It’s not about business plans: it’s about being mentored
On a 2015 visit to Jimma, the African Entrepreneurship Award team met a bio-medical engineering student big on heart, but small on know-how. Habtamu admits as much and says, “Before I applied for seed funding, really I had no knowledge about business model development, financial projections, and feasibility.” Habtamu did not set out to be an entrepreneur, but to make a difference in some way. In Jimma, his prototype idea took shape. And, with Award mentoring, so did his knowledge of entrepreneurship.
Winning mentoring and funding from the African Entrepreneurship Award started Habtamu on the journey from idea to fruition. He wisely says, “Smart ideas by themselves can’t bring the expected impact that we spend our time dreaming about.” Award mentoring, along with fiery crucible of the 2015 Boot Camp and the Presidential Jury, made Habtamu into an entrepreneur, founder of the Simbona Baby Warmer business.
During 2015 Award Round mentoring, Regional mentors from East Africa and worldwide Global mentors advised Habtamu on his business idea. Mentors encouraged his idea and boosted his confidence, but another advised that he better forecast costs and his revenue. For Habtamu, sourcing high-tech parts in Ethiopia would provide a daunting, but not impossible challenge. As Habtamu passed from Round 1, to 2, to 3, and then as he hesitantly crossed the stage a winner, the challenges of material sourcing and prototype development confronted him head on.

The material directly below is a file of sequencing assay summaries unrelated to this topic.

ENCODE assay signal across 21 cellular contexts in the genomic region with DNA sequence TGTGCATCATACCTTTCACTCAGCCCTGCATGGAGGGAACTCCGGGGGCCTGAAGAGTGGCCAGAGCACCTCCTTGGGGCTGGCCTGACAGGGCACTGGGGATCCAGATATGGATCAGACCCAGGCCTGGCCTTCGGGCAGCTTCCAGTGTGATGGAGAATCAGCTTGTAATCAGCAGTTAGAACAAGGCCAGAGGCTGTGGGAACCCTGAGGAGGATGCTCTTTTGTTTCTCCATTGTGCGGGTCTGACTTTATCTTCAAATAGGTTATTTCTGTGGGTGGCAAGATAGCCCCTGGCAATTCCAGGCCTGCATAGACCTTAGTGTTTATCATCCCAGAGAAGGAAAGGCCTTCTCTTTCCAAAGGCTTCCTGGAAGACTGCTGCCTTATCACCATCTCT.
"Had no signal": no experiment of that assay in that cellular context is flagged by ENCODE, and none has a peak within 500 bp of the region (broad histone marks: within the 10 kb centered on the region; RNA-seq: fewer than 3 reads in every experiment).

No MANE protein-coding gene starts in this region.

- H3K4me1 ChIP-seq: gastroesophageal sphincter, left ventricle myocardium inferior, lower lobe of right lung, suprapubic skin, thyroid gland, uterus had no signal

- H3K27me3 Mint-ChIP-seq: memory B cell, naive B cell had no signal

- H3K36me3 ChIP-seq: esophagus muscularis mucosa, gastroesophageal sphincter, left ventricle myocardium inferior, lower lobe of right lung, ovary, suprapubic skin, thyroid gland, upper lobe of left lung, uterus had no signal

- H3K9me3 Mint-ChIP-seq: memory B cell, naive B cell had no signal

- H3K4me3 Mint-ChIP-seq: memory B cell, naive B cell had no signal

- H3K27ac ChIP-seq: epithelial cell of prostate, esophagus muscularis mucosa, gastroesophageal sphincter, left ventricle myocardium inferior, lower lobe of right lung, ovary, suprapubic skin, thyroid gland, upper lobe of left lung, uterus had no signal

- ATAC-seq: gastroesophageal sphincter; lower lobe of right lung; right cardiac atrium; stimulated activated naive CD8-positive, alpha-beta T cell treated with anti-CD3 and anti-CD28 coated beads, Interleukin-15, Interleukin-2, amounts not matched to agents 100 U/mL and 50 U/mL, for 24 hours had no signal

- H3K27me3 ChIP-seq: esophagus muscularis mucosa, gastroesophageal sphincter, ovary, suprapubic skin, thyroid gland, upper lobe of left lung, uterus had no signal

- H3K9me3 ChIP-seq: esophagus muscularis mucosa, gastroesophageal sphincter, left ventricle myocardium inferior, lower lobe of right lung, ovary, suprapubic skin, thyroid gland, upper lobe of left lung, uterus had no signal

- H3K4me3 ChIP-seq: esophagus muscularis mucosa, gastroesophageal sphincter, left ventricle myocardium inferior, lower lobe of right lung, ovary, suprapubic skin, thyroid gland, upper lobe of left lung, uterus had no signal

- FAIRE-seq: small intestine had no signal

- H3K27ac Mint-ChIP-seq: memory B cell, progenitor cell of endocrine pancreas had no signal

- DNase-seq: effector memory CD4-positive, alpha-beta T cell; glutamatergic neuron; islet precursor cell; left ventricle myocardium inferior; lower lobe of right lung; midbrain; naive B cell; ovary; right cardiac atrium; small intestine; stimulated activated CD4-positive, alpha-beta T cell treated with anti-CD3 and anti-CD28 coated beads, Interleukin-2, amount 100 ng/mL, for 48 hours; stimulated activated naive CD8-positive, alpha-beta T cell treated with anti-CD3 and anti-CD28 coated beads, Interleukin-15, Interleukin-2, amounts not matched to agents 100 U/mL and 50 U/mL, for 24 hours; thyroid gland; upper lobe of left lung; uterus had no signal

It’s not about business: it’s about changing history
But is this confrontation all worth it? What is the Simbona Baby Warmer prototype that Habtamu hopes to bring to the market? Habtamu confidently states: “Simbona Baby Warmers can save the lives of thousands of pre-term babies in many regions due to its affordability in remotes regions of low and middle-income families.” Habtamu wants to bring his baby warmers to the nearly 700 underserved hospitals in Ethiopia. So far, he has four major institutions customers interested in getting the Simbona in their hands.
By recent estimates, Ethiopia has a population approaching 100,000,000, the second highest in Africa. And, while the access increases daily, according to the World Bank only 27% of Ethiopians have electricity, and, infant mortality is still too high.
With Simbona Baby Warmers, Habtamu desires to make preventable infant mortality a tragedy reserved for only history books.
His solar powered baby warmers provide life-saving care for rural clinics, and households with babies in need of special care as they enter the world. Habtamu eagerly anticipates the product on the market. He says, “When the product becomes available for market its social and economic impact will be high. The Ethiopian health facilities, government and non –government health centers and hospitals are beneficiaries of the project.”
Since winning the Award in October of 2015, Habtamu has been steadily navigating the challenges. He says that “due to some medical regulations of the country, the product has not reached the end users” and that “medical device manufacturing is difficult in the current situation of my environment.” But, he has kept pushing ahead.